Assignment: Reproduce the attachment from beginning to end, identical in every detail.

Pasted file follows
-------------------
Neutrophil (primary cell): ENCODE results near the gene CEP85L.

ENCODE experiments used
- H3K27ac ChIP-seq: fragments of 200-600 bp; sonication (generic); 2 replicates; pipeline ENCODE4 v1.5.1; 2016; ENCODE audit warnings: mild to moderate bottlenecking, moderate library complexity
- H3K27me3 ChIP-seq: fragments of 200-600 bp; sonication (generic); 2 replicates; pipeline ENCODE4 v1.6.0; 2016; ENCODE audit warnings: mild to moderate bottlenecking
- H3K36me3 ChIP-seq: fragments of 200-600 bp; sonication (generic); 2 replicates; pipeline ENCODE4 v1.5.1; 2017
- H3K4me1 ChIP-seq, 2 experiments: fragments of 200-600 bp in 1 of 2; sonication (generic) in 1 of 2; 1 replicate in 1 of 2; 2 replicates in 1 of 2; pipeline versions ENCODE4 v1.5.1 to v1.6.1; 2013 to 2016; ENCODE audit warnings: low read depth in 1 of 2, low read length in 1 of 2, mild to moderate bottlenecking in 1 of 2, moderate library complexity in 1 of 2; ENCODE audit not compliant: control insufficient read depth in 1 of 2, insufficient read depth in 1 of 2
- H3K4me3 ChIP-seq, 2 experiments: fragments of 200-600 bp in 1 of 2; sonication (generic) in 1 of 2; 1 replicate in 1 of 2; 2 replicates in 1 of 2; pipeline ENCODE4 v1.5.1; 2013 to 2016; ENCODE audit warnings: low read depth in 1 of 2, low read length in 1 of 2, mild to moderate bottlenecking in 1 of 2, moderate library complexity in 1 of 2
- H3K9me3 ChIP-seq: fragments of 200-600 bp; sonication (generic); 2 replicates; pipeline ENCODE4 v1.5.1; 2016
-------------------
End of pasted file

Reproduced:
Neutrophil (primary cell): ENCODE results near the gene CEP85L.

ENCODE experiments used
- H3K27ac ChIP-seq: fragments of 200-600 bp; sonication (generic); 2 replicates; pipeline ENCODE4 v1.5.1; 2016; ENCODE audit warnings: mild to moderate bottlenecking, moderate library complexity
- H3K27me3 ChIP-seq: fragments of 200-600 bp; sonication (generic); 2 replicates; pipeline ENCODE4 v1.6.0; 2016; ENCODE audit warnings: mild to moderate bottlenecking
- H3K36me3 ChIP-seq: fragments of 200-600 bp; sonication (generic); 2 replicates; pipeline ENCODE4 v1.5.1; 2017
- H3K4me1 ChIP-seq, 2 experiments: fragments of 200-600 bp in 1 of 2; sonication (generic) in 1 of 2; 1 replicate in 1 of 2; 2 replicates in 1 of 2; pipeline versions ENCODE4 v1.5.1 to v1.6.1; 2013 to 2016; ENCODE audit warnings: low read depth in 1 of 2, low read length in 1 of 2, mild to moderate bottlenecking in 1 of 2, moderate library complexity in 1 of 2; ENCODE audit not compliant: control insufficient read depth in 1 of 2, insufficient read depth in 1 of 2
- H3K4me3 ChIP-seq, 2 experiments: fragments of 200-600 bp in 1 of 2; sonication (generic) in 1 of 2; 1 replicate in 1 of 2; 2 replicates in 1 of 2; pipeline ENCODE4 v1.5.1; 2013 to 2016; ENCODE audit warnings: low read depth in 1 of 2, low read length in 1 of 2, mild to moderate bottlenecking in 1 of 2, moderate library complexity in 1 of 2
- H3K9me3 ChIP-seq: fragments of 200-600 bp; sonication (generic); 2 replicates; pipeline ENCODE4 v1.5.1; 2016